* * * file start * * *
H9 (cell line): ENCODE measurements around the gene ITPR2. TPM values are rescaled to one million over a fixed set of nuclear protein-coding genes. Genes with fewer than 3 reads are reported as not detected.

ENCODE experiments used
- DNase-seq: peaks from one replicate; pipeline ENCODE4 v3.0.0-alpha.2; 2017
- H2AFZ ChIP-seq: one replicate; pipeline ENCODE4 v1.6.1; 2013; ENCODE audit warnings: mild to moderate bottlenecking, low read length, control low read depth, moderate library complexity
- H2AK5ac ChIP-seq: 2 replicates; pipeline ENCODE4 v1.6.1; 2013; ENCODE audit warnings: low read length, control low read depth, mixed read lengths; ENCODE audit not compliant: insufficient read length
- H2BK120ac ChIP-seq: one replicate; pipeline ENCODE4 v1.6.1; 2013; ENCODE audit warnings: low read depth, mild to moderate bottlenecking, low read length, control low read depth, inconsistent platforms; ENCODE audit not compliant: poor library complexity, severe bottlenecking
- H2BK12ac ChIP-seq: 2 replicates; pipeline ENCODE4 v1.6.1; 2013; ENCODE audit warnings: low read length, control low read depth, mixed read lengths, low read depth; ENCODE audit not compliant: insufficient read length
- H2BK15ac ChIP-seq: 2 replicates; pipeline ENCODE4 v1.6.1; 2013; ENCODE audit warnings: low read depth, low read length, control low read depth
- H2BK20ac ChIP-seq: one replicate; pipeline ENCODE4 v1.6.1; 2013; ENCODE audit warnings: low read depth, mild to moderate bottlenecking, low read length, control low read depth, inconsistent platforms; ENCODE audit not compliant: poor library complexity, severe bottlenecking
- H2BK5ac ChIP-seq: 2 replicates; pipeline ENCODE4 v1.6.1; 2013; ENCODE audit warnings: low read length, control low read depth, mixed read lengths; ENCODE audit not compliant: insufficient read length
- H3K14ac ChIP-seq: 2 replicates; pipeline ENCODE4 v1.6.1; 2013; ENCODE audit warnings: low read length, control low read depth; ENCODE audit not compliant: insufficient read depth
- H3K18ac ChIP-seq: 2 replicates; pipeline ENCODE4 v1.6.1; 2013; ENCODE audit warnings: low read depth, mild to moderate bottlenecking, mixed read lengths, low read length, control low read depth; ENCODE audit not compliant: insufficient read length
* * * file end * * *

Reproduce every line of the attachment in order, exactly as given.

H9 (cell line): ENCODE measurements around the gene ITPR2. TPM values are rescaled to one million over a fixed set of nuclear protein-coding genes. Genes with fewer than 3 reads are reported as not detected.

ENCODE experiments used
- DNase-seq: peaks from one replicate; pipeline ENCODE4 v3.0.0-alpha.2; 2017
- H2AFZ ChIP-seq: one replicate; pipeline ENCODE4 v1.6.1; 2013; ENCODE audit warnings: mild to moderate bottlenecking, low read length, control low read depth, moderate library complexity
- H2AK5ac ChIP-seq: 2 replicates; pipeline ENCODE4 v1.6.1; 2013; ENCODE audit warnings: low read length, control low read depth, mixed read lengths; ENCODE audit not compliant: insufficient read length
- H2BK120ac ChIP-seq: one replicate; pipeline ENCODE4 v1.6.1; 2013; ENCODE audit warnings: low read depth, mild to moderate bottlenecking, low read length, control low read depth, inconsistent platforms; ENCODE audit not compliant: poor library complexity, severe bottlenecking
- H2BK12ac ChIP-seq: 2 replicates; pipeline ENCODE4 v1.6.1; 2013; ENCODE audit warnings: low read length, control low read depth, mixed read lengths, low read depth; ENCODE audit not compliant: insufficient read length
- H2BK15ac ChIP-seq: 2 replicates; pipeline ENCODE4 v1.6.1; 2013; ENCODE audit warnings: low read depth, low read length, control low read depth
- H2BK20ac ChIP-seq: one replicate; pipeline ENCODE4 v1.6.1; 2013; ENCODE audit warnings: low read depth, mild to moderate bottlenecking, low read length, control low read depth, inconsistent platforms; ENCODE audit not compliant: poor library complexity, severe bottlenecking
- H2BK5ac ChIP-seq: 2 replicates; pipeline ENCODE4 v1.6.1; 2013; ENCODE audit warnings: low read length, control low read depth, mixed read lengths; ENCODE audit not compliant: insufficient read length
- H3K14ac ChIP-seq: 2 replicates; pipeline ENCODE4 v1.6.1; 2013; ENCODE audit warnings: low read length, control low read depth; ENCODE audit not compliant: insufficient read depth
- H3K18ac ChIP-seq: 2 replicates; pipeline ENCODE4 v1.6.1; 2013; ENCODE audit warnings: low read depth, mild to moderate bottlenecking, mixed read lengths, low read length, control low read depth; ENCODE audit not compliant: insufficient read length